Day 46-48 Labrador   Leave a comment

The night before the ferry to Labrador, we had an ice cream social. Since the weather was chilly, ice cream was really not on our mind, but there certainly wasn’t any leftovers. Leaving our RVs in St. Barbe, Newfoundland, we departed early on the 1 ½ hour ferry ride over to Labrador.

Check out the tractor trailer coming off the ferry.

Our motor coach picked us up and Frank, a Labrador native, gave us a class I tour of the Red Bay Straits area.

The Red Bay Interpretative Center is home of the Chalupa, a whaling boat that is over 400 years old. It is the oldest surviving example of this type of boat building tradition.

It also houses the remains of what is believed to be the San Juan of Pasajes, a whaling ship that wrecked in 1565 loaded with 800 to 1,000 barrels of whale oil. It broke its mouring lines in a late fall storm and was driven ashore in Red Bay harbor where it sank.

The Right Whales have been nearly driven to extinction by the 1800s because they had the unfortunate distinction of being the “right” whale to hunt. They have been protected since 1937 and are considered the rarest of Baleen Whale species. They have nearly the same lifespan as humans. Their only natural predator is the killer whale. Red Bay’s municipal buildings houses the bones of a Right Whale found along their beaches.

At 109 feet Point Armour Lighthouse is the 2nd highest lighthouse in Canada and one of the oldest. It was constructed entirely of locally quarried limestone in 1854, first illuminated in 1858. During the 1920’s the keeper’s dwelling was converted to a duplex to accommodate assistant lightkeepers, who were often local people. Jeff Wyatt was the lightkeeper from 1919 until 1963.

7,000 years before the first European fisherman arrived in the Labrador Straits, the area was inhabited by a group of people now known as the Maritime Archaic Indians. In 1972, archaeologists discovered a peculiar mound of rocks near the L’Anse Amour Road. The rocks marked the resting place of a 12 year old who had died approximately 7,500 years ago. The body was buried face down with a flat rock on the lower back, covered with red ochre, wrapped in skins or birch bark, and placed in a large pit 1.5 metres deep. Fires were lit on either side of the body, and several spearheads of stone and bone placed beside the head. A walrus tusk, harpoon head, paint stones and a bone whistle were also placed with the body. It is believed that this was not a Maritime Archaic traditional burial, but maybe some type of ritual.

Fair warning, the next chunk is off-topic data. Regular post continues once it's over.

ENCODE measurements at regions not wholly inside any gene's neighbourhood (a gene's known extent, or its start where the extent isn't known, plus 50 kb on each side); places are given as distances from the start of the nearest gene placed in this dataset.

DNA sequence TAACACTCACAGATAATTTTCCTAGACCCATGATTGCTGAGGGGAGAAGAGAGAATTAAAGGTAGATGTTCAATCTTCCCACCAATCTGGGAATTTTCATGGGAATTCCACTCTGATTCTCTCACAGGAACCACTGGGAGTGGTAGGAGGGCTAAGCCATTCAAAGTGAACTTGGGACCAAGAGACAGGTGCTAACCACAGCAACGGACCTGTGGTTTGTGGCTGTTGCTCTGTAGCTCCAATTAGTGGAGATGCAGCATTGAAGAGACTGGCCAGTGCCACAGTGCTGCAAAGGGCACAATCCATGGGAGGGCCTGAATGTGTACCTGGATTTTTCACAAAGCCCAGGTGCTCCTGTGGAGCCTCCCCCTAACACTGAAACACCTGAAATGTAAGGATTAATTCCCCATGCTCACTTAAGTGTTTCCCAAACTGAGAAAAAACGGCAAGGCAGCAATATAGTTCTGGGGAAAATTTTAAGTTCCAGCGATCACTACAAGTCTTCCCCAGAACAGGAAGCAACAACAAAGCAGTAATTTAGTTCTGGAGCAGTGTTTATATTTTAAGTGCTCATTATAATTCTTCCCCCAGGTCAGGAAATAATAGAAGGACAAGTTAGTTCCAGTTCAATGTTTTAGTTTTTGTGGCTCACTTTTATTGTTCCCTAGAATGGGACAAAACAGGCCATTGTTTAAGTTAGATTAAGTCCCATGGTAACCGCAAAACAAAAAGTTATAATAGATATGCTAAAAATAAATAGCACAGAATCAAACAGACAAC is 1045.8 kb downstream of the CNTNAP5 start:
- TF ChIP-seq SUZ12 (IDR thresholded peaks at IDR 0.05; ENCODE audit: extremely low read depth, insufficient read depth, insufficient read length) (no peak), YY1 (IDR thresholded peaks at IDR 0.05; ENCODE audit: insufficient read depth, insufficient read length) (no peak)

Whatever hats, teeshirts, or sweatshirts the guests could not find along the way, they found at the embroidery shop down the street from our hotel. Whatever design you want, they can do. They also had some other interesting items, like the “tea doll.” It is a replica of what the Innu Indians used to carry their extra stash of tea for emergency use. The children would carry their dolls, not realizing that they were stuffed with tea. If they needed tea, they would empty the doll while the child was asleep because it would be a dramatic experience for a child to see their doll ripped apart. Once they emptied it, they will stuff it with something else. The doll below is stuffed with Tetley Tea.

I found a beautiful fox hat, while Bill found a skunk hat….

Guess what we saw from the bus on our drive to the Newfoundland Ferry, ICEBERGS. Not many and they were way off in a distance.


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